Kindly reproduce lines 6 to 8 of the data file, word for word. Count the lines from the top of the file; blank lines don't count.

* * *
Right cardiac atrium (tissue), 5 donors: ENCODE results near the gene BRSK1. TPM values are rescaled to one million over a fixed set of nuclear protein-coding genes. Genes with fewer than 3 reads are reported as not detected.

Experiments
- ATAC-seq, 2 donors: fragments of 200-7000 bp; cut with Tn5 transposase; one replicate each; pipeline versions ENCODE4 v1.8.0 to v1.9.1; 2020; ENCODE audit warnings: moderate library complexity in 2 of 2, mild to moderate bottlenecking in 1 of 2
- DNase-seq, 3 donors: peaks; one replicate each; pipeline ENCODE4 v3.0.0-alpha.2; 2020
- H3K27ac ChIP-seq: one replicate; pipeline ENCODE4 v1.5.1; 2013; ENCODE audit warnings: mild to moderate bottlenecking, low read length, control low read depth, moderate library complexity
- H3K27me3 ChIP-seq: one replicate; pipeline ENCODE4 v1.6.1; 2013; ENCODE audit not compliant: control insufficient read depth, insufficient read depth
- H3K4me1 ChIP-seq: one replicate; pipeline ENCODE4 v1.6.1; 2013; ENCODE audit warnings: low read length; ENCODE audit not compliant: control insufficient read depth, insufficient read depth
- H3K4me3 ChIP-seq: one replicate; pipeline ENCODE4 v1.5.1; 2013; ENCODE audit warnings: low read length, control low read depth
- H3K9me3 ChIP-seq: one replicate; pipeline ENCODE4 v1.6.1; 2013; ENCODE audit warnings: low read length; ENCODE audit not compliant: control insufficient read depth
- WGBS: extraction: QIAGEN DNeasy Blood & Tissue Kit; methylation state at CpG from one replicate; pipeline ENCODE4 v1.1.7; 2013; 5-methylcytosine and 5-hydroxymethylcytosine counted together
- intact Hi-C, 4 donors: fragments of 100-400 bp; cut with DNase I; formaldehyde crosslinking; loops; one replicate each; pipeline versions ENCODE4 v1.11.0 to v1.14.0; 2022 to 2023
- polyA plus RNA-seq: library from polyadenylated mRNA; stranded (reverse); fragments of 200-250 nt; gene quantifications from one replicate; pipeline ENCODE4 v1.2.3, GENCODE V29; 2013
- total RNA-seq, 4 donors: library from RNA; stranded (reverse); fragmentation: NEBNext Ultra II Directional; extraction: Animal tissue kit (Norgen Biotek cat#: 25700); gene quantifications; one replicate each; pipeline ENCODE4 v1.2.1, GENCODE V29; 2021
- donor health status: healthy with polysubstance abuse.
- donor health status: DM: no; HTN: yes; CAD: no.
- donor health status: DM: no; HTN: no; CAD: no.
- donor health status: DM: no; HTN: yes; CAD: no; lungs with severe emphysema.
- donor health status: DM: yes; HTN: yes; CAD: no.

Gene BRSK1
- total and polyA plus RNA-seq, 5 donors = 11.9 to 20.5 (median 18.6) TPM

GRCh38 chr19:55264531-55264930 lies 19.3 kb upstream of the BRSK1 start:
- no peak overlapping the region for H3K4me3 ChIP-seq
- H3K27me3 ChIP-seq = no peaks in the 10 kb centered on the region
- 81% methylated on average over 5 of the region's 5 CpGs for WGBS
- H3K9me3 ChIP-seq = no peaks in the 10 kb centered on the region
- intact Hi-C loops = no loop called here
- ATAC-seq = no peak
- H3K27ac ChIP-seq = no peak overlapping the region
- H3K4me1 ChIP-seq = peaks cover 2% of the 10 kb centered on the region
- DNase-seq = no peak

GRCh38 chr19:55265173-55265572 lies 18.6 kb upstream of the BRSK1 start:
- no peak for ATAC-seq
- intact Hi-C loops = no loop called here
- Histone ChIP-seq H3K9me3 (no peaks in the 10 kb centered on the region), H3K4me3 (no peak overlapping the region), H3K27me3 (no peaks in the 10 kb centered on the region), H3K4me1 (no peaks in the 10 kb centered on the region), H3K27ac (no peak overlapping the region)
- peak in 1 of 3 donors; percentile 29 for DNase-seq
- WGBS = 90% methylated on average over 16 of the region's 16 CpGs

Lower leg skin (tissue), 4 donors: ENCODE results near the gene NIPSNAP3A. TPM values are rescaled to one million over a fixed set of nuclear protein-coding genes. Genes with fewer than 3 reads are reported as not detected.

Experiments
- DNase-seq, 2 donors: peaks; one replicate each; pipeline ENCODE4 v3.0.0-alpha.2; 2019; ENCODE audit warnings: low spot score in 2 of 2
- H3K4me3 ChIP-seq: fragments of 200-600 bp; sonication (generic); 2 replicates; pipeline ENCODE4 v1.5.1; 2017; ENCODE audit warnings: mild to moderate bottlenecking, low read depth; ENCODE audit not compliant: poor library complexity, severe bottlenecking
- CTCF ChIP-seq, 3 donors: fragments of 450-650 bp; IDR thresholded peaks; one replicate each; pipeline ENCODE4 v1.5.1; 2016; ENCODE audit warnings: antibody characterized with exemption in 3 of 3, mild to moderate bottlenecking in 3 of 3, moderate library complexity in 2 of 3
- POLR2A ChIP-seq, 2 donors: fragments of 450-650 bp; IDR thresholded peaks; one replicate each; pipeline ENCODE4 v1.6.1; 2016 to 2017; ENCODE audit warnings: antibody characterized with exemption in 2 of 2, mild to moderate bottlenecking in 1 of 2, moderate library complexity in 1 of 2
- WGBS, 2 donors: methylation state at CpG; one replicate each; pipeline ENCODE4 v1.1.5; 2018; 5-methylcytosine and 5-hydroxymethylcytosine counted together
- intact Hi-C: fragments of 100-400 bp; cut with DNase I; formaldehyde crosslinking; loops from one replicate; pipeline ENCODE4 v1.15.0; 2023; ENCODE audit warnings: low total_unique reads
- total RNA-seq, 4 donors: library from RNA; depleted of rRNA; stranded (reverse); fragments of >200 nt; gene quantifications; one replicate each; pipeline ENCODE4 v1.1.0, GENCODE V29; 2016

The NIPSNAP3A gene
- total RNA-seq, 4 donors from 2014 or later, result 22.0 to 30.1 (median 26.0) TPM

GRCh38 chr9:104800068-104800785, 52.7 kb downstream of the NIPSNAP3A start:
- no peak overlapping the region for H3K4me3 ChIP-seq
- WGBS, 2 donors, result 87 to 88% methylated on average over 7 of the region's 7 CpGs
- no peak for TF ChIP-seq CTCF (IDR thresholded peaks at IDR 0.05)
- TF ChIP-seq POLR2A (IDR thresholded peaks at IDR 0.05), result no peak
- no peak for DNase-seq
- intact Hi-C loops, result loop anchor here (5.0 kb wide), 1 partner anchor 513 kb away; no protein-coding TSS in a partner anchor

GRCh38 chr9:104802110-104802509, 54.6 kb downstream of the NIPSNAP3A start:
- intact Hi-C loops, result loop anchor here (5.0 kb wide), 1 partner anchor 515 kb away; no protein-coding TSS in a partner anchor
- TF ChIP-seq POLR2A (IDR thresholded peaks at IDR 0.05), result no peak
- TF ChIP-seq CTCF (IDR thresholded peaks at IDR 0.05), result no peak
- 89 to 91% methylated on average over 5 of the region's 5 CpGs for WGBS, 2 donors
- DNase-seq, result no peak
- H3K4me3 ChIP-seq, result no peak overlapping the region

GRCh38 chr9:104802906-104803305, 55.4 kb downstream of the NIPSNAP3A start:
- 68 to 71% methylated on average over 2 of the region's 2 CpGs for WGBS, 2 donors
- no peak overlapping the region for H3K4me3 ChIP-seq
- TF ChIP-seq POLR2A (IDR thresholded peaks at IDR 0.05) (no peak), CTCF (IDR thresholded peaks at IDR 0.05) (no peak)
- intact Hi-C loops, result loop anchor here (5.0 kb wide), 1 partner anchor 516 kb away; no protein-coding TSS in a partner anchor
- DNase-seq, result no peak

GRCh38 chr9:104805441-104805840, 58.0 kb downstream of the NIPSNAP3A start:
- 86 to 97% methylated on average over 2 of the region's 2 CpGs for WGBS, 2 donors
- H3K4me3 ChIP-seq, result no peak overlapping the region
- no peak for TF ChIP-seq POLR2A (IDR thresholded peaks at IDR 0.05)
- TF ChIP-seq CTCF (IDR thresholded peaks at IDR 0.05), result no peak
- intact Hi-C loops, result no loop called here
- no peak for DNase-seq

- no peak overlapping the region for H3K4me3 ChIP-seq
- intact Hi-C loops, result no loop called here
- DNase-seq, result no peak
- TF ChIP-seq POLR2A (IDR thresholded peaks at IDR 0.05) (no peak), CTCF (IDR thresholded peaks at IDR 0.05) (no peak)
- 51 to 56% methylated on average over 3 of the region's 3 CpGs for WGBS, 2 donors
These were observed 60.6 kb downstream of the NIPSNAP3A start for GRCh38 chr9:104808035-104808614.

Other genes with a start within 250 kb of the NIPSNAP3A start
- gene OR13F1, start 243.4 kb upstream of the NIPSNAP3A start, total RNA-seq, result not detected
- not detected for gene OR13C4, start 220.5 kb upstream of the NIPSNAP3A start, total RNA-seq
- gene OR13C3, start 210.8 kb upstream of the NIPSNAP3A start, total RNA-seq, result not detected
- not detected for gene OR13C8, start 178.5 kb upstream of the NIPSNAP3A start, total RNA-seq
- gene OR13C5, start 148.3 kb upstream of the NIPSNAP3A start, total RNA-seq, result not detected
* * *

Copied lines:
- H3K27me3 ChIP-seq: one replicate; pipeline ENCODE4 v1.6.1; 2013; ENCODE audit not compliant: control insufficient read depth, insufficient read depth
- H3K4me1 ChIP-seq: one replicate; pipeline ENCODE4 v1.6.1; 2013; ENCODE audit warnings: low read length; ENCODE audit not compliant: control insufficient read depth, insufficient read depth
- H3K4me3 ChIP-seq: one replicate; pipeline ENCODE4 v1.5.1; 2013; ENCODE audit warnings: low read length, control low read depth